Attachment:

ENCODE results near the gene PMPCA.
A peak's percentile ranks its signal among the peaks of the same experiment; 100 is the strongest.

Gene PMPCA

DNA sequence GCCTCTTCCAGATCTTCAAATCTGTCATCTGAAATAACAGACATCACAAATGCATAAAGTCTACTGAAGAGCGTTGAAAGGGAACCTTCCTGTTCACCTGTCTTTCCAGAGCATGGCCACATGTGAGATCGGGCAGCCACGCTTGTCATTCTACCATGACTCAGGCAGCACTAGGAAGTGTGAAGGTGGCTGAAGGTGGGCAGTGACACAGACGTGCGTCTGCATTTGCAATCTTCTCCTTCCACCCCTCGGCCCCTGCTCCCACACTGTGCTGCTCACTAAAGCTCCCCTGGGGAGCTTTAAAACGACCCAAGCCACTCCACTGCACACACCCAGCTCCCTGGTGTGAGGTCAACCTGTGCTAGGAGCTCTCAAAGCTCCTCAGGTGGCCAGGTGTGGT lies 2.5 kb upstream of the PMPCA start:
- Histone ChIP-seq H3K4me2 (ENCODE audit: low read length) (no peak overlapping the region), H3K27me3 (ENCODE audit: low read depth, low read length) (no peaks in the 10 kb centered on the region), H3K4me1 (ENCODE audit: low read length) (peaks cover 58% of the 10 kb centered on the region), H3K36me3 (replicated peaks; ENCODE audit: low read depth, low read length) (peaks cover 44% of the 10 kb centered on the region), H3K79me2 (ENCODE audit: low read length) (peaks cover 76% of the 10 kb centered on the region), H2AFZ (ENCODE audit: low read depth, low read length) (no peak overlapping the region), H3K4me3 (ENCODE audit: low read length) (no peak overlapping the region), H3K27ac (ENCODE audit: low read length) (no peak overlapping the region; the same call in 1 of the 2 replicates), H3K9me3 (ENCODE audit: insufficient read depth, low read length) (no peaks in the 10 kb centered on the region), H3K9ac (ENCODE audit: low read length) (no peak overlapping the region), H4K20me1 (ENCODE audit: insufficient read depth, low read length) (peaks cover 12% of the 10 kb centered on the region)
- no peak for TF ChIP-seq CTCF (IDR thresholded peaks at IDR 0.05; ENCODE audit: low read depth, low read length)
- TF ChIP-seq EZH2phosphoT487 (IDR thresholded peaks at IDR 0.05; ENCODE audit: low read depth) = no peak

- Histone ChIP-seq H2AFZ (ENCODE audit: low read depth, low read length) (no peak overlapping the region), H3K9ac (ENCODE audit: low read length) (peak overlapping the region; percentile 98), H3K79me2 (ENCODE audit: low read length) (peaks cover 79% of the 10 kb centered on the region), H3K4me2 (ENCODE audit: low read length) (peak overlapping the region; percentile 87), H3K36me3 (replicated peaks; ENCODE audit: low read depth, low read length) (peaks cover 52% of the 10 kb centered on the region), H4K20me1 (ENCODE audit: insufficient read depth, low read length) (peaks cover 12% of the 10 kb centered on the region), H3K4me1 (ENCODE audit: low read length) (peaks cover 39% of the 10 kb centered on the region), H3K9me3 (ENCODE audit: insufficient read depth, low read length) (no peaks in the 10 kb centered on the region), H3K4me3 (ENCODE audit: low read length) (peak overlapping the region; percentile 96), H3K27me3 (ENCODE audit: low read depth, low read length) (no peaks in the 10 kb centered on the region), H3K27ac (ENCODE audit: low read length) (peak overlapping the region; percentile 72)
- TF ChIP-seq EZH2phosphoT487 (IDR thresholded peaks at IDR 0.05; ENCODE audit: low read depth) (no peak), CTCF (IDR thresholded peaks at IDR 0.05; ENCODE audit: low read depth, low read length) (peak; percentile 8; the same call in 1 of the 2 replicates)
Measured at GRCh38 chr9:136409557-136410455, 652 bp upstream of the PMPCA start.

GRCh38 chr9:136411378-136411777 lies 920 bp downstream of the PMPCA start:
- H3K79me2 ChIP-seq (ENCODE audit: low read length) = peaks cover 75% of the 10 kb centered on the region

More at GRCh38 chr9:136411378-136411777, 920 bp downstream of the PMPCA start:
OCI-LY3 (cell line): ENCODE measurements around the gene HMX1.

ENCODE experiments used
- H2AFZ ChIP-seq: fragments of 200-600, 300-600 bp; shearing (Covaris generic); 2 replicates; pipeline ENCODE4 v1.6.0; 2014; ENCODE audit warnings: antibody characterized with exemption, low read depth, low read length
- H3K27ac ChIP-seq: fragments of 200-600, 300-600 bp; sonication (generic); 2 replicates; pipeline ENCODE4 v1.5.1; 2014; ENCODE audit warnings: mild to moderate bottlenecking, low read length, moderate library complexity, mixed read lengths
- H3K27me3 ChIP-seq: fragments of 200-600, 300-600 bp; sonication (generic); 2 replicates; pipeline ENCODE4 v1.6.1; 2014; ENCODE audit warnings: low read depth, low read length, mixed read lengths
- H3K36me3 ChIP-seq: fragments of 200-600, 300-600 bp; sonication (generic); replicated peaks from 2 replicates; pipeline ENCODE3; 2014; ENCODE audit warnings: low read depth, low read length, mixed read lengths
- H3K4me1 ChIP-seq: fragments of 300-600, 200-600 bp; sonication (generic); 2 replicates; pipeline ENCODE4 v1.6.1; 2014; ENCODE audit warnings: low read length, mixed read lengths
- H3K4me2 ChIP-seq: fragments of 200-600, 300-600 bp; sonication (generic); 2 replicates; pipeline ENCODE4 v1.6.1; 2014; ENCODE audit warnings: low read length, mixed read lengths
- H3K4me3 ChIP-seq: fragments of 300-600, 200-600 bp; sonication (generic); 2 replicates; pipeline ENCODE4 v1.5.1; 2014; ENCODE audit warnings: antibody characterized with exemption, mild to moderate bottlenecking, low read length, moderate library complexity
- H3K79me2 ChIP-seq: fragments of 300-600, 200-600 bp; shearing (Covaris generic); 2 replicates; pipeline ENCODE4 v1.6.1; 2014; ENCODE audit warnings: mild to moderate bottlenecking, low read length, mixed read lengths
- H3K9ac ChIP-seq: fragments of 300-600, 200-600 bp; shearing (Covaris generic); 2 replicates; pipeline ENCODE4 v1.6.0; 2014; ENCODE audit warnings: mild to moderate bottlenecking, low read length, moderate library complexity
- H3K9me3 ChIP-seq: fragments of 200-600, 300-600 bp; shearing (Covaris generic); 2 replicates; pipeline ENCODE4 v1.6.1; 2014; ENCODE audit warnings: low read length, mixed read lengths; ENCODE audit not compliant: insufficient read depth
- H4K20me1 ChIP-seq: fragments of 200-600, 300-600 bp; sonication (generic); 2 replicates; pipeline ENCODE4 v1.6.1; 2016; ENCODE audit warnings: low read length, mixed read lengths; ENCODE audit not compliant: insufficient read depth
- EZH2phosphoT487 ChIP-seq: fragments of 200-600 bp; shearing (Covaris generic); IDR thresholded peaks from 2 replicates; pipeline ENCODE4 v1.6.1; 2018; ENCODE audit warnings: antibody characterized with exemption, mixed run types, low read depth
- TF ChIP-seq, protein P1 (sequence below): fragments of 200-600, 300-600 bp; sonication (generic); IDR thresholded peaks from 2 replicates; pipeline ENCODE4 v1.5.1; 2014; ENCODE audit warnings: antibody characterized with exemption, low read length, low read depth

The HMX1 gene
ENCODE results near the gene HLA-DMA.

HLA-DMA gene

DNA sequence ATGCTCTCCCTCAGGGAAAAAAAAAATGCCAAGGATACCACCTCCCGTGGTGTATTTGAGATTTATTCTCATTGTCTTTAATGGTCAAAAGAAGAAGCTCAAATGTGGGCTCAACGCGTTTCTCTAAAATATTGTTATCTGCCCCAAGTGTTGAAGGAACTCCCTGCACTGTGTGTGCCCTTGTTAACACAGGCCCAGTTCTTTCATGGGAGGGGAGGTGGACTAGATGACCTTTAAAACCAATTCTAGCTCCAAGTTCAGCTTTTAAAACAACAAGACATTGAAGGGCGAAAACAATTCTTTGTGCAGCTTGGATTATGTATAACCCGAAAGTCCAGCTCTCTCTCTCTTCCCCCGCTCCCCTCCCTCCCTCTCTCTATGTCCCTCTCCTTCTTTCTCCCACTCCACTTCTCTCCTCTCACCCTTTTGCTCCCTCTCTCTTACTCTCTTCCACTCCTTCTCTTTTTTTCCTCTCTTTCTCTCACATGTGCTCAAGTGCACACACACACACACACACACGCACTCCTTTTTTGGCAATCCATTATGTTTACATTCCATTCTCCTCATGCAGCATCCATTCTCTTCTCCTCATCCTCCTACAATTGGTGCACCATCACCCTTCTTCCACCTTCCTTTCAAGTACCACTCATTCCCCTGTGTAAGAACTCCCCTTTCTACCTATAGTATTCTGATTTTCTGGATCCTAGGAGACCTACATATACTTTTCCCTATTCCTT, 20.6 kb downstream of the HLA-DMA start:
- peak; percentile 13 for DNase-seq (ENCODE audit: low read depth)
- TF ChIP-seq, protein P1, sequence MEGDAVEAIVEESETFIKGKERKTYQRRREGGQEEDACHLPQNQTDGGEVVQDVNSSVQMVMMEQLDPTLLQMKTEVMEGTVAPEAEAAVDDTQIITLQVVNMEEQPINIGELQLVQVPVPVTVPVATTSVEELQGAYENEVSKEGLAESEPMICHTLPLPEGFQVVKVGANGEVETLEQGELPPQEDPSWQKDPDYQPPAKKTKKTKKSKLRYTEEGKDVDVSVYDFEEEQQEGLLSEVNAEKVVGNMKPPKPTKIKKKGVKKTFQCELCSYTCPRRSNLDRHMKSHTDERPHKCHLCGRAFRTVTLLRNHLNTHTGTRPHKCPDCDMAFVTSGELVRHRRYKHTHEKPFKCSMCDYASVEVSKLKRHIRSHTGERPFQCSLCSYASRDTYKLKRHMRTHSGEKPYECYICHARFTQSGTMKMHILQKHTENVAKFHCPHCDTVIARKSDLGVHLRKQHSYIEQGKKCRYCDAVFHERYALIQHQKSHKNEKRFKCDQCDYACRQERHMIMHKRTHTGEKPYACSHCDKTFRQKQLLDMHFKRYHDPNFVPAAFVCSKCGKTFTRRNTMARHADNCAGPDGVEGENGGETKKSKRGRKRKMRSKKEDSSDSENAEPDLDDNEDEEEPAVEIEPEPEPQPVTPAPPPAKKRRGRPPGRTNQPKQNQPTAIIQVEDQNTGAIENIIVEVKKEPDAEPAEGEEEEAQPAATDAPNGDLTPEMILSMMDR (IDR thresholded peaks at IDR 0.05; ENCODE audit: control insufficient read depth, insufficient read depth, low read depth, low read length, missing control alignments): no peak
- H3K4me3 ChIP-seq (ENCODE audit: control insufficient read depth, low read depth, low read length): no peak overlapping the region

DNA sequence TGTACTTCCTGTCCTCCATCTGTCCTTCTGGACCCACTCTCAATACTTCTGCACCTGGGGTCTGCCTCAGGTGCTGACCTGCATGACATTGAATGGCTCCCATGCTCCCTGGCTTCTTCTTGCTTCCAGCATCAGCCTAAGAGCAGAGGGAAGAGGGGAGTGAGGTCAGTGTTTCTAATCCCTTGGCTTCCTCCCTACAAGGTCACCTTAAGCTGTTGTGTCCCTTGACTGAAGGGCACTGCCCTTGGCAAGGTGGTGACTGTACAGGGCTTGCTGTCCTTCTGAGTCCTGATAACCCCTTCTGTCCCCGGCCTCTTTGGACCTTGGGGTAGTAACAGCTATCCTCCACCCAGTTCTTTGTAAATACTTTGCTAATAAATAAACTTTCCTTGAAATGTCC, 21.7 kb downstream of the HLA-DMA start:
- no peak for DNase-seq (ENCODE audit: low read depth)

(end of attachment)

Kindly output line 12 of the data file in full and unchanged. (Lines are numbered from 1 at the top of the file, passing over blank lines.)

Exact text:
- H3K79me2 ChIP-seq (ENCODE audit: low read length) = peaks cover 75% of the 10 kb centered on the region